Tesco Bank had to temporarily suspend online banking operations for current account customers after thousands were affected by hacker fraud on the weekend of 5th November 2016. The bank has confirmed that small amounts of current accounts were subject to online criminal activity resulting in money being withdrawn fraudulently in some cases.
The bank has so far given no clear details of how the fraud was committed. Typically, cyber fraud is carried out by using various methods of stealing customer credentials or copying bank card details to make duplicate cards. This in turn enables cyber criminals to access online bank accounts to carry out fraudulent transactions.
The cyber criminals involved in the Tesco Bank attack may have found a way to create duplicate cards, due to claims that in some cases card withdrawals have been made from other countries. The crafty part of the theft from Tesco Bank accounts was not the ‘hack’ but doing it over a weekend when banks are typically understaffed, and will respond much slower to issues.
The crime being a remote technical hack via a network intrusion is a slim possibility. Far more likely is the action of human error or weak process management control resulting in confidential information being leaked.
Tesco issued the following statement
“We apologise for the worry and inconvenience that this has caused for customers, and can only stress that we are taking every step to protect our customers’ accounts,”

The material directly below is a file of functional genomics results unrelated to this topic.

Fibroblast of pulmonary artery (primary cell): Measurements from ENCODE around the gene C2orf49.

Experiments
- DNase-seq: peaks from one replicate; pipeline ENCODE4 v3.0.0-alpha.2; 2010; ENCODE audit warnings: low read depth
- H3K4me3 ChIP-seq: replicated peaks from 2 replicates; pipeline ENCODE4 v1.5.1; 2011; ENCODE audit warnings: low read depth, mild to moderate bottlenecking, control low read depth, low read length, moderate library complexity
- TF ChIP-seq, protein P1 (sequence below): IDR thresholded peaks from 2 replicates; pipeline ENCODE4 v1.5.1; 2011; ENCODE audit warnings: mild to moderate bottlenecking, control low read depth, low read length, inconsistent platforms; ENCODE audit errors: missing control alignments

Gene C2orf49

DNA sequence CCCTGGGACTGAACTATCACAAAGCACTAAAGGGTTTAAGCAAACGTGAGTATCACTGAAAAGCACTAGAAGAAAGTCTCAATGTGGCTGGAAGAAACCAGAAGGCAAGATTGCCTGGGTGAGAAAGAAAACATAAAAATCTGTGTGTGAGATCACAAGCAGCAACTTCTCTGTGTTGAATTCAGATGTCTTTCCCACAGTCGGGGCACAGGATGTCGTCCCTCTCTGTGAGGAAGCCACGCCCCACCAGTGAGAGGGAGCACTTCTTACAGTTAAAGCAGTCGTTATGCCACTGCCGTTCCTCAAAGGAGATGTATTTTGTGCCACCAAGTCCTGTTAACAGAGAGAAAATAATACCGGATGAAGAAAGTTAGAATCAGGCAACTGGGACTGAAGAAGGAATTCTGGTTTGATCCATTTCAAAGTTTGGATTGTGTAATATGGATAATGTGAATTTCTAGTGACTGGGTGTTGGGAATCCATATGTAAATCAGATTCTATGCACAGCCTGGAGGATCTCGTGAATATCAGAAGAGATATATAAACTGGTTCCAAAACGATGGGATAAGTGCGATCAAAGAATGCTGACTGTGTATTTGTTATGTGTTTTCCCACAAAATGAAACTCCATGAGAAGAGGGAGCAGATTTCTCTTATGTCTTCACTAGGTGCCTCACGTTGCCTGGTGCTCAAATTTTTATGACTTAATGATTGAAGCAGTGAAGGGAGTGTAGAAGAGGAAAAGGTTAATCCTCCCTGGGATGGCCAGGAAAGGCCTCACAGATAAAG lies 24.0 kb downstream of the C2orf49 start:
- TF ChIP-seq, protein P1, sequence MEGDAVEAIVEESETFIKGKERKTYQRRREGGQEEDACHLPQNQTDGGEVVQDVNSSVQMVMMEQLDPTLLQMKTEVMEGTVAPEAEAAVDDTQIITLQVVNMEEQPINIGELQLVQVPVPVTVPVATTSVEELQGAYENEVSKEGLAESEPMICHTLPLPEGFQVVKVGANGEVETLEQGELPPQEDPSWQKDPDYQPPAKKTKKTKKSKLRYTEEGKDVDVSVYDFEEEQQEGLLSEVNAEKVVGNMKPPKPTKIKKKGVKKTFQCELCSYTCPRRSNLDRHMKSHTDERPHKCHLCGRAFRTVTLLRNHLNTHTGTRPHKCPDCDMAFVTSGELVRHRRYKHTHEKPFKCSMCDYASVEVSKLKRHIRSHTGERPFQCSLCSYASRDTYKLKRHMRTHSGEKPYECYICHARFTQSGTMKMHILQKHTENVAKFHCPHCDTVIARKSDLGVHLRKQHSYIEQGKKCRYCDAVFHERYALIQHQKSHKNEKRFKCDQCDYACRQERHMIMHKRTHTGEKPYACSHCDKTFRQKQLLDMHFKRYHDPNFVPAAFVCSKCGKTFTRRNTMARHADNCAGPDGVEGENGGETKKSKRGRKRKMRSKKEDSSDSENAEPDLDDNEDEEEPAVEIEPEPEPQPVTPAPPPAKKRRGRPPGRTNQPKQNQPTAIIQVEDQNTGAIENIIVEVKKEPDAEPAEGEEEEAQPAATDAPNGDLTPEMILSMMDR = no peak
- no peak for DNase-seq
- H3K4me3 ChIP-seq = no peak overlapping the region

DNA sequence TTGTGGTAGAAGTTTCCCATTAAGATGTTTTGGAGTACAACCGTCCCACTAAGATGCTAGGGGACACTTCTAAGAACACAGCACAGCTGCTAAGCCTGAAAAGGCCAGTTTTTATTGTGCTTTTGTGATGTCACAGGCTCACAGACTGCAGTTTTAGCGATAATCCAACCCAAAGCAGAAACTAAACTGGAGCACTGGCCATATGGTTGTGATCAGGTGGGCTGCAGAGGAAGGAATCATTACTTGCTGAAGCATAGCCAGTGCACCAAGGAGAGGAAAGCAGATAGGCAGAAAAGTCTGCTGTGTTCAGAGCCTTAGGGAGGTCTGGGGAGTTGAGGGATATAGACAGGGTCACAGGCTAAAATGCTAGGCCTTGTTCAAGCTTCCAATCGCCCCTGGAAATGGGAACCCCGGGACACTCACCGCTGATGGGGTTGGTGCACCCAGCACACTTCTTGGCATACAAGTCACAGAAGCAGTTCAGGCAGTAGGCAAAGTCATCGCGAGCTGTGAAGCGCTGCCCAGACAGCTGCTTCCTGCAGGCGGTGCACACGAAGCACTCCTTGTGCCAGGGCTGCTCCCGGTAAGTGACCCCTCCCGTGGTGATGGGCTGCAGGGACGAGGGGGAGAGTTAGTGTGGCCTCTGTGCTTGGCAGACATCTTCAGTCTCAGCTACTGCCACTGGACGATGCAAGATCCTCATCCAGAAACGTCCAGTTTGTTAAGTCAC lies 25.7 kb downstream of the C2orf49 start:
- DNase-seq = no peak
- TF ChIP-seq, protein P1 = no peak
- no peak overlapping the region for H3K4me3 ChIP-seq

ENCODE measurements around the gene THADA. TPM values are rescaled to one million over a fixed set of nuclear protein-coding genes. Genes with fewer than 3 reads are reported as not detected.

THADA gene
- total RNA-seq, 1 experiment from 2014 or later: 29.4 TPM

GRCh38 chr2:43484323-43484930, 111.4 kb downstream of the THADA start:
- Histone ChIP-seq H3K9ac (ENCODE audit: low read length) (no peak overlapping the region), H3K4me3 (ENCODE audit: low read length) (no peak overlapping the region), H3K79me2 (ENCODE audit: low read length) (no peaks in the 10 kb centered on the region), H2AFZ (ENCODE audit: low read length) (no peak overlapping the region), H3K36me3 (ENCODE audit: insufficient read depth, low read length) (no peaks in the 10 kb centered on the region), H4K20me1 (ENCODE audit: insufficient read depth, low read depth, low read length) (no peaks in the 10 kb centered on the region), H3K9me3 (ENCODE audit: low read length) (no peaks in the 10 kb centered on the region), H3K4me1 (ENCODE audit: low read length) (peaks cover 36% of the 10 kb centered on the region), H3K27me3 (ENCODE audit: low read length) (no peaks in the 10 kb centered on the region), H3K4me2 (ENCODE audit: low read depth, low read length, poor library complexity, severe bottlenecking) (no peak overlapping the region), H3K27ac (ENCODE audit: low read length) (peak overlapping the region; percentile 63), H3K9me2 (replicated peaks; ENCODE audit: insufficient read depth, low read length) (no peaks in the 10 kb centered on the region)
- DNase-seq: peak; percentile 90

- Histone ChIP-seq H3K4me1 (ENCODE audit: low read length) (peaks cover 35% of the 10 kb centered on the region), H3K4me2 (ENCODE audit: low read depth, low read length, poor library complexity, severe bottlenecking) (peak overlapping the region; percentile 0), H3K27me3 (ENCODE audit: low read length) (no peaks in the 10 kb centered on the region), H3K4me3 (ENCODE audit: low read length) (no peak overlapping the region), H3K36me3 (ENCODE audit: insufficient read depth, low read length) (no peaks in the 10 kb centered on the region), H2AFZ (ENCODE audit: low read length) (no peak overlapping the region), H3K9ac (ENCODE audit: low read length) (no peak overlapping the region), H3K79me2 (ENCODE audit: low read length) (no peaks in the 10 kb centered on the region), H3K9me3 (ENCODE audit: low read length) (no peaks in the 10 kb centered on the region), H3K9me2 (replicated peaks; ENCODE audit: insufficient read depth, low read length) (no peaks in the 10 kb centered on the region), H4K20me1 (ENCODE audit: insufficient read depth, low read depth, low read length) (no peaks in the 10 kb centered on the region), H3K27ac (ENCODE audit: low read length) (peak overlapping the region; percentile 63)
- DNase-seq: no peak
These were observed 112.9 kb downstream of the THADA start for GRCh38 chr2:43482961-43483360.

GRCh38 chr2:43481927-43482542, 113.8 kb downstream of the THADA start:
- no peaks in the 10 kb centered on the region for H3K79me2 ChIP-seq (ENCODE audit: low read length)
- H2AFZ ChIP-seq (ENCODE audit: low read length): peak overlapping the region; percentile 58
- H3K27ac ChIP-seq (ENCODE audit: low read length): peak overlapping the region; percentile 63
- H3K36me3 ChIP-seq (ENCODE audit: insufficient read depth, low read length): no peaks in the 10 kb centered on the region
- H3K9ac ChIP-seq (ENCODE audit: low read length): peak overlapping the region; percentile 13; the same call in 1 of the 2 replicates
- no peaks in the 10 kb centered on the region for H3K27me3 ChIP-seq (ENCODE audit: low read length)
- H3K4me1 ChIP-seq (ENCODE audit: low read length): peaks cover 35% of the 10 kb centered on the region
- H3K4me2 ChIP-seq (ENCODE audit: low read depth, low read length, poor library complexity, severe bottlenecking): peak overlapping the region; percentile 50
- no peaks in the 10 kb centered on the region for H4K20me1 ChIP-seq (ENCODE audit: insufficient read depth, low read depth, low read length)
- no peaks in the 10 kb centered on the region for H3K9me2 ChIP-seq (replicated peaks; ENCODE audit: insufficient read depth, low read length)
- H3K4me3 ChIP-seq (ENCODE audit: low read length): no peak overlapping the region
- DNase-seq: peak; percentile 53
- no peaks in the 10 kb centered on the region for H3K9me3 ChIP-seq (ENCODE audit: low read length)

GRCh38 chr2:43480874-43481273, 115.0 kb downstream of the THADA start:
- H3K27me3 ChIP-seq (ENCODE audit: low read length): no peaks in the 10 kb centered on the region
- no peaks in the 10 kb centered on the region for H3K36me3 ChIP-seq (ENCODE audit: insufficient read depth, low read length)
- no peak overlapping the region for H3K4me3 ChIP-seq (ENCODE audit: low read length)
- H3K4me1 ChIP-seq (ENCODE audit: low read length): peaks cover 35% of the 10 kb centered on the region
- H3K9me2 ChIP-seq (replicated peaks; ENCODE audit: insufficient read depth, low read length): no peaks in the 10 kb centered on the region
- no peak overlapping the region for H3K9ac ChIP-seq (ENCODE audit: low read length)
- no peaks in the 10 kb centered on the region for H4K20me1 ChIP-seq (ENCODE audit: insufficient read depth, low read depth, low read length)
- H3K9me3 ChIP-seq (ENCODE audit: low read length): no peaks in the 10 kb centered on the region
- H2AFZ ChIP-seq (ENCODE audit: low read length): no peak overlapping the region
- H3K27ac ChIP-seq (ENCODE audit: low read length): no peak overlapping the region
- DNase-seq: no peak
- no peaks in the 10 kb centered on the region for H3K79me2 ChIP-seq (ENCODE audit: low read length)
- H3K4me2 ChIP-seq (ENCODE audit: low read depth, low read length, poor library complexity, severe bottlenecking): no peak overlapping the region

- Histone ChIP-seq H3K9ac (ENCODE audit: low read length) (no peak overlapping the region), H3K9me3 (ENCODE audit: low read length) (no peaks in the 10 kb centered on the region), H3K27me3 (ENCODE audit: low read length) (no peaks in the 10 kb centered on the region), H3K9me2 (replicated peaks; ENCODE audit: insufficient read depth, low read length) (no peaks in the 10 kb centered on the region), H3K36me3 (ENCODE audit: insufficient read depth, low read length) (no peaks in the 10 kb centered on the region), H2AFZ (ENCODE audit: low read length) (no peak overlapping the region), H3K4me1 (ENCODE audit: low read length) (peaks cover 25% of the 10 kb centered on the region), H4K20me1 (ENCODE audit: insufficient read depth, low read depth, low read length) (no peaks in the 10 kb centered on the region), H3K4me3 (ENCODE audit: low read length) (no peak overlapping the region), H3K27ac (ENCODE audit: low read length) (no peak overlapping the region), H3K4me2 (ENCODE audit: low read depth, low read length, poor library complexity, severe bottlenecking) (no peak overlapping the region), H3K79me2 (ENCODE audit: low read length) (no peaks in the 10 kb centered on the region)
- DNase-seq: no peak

“While online transactions will not be available, current account customers will still be able to use their cards for cash withdrawals, chip and pin payments, and all existing bill payments and direct debits will continue as normal.”
“We continue to work with the authorities and regulators to address the fraud and will keep our customers informed through regular updates on our website, twitter and direct communication,”
“We can reassure customers that any financial loss as a result of this activity will be resolved fully by Tesco Bank, and we are working to refund accounts that have been subject to fraud as soon as possible,”.
The banking sector is one of the most highly targeted by cyber criminals. According to the consumer group, only 5 of 11 high streets banks have adopted two-factor authentication methods to protect customers.
The banks “consistently scored poorly” in their security measures over the four years they had been monitored and had failed to invest in the proper security systems that would keep their customers safe from fraudsters, the report said.
How you can protect yourself
1. Verify any emails or telephone call you get about fraudulent activity on your bank account. Do this by contacting your bank separately using a different web page, rather than clicking on links in emails, or by calling them from a different phone to the one you were contacted on.
2. Never share PIN or log-in details for your personal accounts.
3. Use complex passwords for online accounts, featuring upper and lower case letters, numbers and symbols.
4. Familiarise yourself with current frauds techniques and scams and how they work. Register with Action Fraud Alert for free to receive regular information about scams and frauds in your area :
Most importantly contact Consilium today about how Palo Alto Network’s Traps & Firewalls can protect your organisation from Cybertattack.